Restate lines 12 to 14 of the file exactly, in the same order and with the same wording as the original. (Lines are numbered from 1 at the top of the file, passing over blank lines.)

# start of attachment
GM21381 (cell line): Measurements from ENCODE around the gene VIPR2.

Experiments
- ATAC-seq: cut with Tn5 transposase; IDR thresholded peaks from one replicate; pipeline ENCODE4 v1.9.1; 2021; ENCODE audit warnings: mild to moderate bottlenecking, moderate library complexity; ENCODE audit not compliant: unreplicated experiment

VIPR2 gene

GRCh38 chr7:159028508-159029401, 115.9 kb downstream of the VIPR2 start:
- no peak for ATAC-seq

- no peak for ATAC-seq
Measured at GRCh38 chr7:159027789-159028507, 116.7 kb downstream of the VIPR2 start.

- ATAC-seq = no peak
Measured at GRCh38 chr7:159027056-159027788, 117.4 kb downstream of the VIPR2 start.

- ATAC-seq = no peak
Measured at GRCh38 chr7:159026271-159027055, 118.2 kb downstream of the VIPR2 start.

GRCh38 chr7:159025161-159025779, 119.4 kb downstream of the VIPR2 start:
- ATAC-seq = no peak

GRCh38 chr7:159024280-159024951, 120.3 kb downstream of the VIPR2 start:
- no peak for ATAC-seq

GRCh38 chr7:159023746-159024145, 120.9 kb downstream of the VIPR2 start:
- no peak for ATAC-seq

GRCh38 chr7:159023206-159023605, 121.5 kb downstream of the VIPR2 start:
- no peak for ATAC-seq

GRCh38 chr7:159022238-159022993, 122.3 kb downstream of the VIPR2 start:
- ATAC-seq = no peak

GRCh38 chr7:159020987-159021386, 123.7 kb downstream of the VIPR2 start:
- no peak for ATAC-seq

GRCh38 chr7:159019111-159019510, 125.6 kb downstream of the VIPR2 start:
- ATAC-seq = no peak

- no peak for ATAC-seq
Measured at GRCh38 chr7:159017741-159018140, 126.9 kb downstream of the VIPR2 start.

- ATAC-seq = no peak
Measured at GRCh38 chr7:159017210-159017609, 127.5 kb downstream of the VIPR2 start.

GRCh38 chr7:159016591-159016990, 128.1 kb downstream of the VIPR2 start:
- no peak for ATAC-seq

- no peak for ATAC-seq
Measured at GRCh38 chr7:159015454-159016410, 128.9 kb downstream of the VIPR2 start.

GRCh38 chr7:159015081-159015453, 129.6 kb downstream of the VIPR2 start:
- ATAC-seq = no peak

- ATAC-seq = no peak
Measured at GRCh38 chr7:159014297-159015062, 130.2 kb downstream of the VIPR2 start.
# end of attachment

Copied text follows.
Measured at GRCh38 chr7:159026271-159027055, 118.2 kb downstream of the VIPR2 start.

GRCh38 chr7:159025161-159025779, 119.4 kb downstream of the VIPR2 start:
- ATAC-seq = no peak